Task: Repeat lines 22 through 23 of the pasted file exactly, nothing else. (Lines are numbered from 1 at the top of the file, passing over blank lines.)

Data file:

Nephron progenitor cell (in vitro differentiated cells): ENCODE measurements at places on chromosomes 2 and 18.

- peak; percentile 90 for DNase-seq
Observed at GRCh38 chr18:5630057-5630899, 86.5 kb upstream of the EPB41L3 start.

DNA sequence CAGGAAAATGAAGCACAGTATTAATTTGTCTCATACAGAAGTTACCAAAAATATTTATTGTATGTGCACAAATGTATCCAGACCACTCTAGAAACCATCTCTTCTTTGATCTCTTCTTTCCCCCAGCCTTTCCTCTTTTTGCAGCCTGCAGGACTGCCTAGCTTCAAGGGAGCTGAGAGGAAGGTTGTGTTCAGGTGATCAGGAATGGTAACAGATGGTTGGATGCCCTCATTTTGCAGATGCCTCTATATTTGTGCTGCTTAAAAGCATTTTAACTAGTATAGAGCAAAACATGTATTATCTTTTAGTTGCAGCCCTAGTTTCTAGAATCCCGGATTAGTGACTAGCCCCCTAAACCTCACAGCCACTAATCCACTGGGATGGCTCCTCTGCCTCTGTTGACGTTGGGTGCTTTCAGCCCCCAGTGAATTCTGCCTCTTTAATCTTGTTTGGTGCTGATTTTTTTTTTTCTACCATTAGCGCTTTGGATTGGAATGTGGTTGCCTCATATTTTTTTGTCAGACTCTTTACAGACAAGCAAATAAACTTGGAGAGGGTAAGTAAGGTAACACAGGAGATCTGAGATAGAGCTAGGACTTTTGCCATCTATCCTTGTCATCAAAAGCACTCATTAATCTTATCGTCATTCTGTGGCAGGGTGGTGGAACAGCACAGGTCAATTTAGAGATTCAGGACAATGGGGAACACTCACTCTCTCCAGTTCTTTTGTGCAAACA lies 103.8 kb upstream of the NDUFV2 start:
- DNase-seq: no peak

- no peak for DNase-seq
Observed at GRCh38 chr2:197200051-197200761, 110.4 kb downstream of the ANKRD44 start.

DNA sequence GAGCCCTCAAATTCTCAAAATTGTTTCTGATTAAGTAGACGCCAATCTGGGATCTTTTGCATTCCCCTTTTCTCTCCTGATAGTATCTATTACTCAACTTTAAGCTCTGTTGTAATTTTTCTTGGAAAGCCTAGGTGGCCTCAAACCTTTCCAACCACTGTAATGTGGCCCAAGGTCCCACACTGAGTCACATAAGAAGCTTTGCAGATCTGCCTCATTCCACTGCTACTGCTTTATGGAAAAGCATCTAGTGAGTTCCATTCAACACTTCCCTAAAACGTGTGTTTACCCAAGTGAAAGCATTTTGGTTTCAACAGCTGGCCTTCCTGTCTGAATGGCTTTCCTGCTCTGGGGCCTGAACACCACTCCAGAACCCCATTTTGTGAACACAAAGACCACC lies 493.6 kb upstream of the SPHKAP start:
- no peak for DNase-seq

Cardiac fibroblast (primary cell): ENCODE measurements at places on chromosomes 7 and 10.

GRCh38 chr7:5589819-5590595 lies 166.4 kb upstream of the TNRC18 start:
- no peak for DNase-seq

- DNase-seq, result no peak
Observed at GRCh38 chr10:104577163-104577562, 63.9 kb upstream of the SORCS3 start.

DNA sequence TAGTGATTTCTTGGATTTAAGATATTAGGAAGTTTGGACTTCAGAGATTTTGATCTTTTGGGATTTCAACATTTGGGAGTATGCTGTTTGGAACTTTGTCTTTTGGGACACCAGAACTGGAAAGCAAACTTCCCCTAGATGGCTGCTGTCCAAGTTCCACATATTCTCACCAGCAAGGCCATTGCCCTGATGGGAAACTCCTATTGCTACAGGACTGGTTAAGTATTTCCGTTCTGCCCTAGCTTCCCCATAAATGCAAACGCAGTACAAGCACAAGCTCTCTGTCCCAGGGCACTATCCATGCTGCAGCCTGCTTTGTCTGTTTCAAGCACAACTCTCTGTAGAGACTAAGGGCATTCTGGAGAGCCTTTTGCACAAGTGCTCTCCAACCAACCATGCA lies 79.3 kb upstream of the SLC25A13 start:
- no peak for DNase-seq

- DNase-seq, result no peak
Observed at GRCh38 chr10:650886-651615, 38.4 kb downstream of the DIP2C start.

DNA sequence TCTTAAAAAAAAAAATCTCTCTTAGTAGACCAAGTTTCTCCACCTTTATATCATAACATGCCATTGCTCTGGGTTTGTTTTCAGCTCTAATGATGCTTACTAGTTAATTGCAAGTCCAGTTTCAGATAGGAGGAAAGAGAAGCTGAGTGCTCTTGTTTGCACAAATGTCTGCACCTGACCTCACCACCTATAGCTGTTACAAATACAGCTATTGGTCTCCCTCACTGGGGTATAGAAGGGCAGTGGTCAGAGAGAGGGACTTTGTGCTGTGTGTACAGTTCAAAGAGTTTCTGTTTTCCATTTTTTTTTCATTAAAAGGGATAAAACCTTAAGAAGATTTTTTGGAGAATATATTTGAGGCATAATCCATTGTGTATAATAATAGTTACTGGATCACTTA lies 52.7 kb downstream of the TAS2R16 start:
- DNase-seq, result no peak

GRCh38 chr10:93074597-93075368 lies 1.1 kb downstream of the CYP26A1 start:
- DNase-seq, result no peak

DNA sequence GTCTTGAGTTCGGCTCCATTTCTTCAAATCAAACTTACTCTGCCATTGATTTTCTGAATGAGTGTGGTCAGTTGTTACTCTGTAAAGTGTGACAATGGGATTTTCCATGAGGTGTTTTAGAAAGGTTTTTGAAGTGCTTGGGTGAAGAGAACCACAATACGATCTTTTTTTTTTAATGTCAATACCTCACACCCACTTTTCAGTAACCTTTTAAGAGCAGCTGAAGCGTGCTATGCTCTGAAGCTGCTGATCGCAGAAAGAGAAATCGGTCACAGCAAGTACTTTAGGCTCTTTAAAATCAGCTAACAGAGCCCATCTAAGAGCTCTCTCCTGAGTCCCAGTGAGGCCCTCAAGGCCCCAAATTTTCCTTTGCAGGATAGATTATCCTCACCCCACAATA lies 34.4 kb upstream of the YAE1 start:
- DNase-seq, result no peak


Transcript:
- DNase-seq, result no peak

DNA sequence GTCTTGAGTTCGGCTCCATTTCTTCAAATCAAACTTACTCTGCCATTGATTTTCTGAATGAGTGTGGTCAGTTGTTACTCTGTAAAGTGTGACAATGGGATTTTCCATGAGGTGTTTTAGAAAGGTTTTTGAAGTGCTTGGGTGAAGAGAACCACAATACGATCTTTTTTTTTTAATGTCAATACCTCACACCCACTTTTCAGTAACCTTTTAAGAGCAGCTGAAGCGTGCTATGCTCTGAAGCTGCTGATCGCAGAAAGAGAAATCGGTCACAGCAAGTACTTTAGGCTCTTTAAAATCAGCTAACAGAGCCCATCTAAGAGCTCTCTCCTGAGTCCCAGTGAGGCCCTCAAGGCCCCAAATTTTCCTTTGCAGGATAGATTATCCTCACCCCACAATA lies 34.4 kb upstream of the YAE1 start: